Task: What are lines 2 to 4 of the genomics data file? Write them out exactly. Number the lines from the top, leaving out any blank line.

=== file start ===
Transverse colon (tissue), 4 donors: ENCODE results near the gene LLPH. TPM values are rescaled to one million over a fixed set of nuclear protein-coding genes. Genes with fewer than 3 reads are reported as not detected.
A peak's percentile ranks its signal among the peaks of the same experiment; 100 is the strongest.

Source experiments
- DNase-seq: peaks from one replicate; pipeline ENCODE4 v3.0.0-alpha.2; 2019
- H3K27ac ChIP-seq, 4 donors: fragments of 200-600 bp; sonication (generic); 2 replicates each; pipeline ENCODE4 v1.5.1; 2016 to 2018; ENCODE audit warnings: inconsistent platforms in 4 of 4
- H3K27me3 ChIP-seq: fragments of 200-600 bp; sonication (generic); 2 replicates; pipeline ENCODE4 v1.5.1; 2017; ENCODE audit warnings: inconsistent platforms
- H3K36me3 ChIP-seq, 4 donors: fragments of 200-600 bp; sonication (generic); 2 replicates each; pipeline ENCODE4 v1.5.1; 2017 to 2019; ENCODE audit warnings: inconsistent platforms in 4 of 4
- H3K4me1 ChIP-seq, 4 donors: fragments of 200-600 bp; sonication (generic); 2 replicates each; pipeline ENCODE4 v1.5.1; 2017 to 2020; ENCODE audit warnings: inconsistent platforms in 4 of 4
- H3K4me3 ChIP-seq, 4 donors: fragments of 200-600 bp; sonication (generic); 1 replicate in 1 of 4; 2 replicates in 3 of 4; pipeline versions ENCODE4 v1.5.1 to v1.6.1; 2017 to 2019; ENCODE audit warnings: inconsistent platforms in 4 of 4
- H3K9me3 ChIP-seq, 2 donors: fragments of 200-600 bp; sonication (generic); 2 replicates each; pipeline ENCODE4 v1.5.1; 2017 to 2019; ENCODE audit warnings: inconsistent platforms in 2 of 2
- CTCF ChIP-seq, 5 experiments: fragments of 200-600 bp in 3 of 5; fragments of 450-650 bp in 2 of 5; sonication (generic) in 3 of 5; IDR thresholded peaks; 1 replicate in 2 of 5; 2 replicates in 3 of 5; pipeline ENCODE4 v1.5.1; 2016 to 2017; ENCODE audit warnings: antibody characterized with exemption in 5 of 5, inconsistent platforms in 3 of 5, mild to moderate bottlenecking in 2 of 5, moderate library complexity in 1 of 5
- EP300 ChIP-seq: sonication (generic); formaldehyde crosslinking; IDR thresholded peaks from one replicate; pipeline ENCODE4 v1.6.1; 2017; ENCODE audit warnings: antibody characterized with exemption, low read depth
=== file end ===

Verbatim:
A peak's percentile ranks its signal among the peaks of the same experiment; 100 is the strongest.

Source experiments
- DNase-seq: peaks from one replicate; pipeline ENCODE4 v3.0.0-alpha.2; 2019